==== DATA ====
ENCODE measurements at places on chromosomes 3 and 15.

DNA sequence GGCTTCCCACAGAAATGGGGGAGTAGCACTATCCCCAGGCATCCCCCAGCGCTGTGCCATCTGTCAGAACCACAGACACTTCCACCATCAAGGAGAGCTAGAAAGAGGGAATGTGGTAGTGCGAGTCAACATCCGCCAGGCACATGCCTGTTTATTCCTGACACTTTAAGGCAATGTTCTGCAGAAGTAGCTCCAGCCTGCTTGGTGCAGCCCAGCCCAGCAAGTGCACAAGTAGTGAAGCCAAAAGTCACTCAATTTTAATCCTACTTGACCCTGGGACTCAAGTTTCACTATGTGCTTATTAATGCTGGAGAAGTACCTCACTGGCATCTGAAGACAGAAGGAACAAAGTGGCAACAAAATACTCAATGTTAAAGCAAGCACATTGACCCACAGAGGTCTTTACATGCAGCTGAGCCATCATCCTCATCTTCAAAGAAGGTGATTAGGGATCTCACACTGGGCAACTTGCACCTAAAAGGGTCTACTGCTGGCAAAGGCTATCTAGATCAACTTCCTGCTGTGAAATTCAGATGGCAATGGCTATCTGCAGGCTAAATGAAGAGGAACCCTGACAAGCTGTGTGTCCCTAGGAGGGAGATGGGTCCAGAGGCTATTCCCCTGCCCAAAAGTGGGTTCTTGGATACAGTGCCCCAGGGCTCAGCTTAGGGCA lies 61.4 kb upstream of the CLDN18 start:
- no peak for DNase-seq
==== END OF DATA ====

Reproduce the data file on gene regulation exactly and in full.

ENCODE measurements at places on chromosomes 3 and 15.

DNA sequence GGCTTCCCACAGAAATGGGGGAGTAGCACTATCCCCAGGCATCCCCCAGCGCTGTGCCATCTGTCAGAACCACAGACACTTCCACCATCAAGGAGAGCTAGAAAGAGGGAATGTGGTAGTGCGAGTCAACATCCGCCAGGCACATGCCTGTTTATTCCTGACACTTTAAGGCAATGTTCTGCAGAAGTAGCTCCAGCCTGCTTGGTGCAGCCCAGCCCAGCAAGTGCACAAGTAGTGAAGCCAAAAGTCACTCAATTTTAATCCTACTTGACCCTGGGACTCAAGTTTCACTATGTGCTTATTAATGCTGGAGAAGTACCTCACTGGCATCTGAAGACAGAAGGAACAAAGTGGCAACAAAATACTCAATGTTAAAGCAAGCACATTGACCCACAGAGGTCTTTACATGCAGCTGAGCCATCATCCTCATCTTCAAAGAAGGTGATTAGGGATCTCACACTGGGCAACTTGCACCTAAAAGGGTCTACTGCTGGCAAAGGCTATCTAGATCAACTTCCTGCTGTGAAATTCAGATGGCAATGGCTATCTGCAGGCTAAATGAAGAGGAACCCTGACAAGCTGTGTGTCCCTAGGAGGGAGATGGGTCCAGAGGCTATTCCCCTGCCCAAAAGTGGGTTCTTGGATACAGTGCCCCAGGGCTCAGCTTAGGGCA lies 61.4 kb upstream of the CLDN18 start:
- no peak for DNase-seq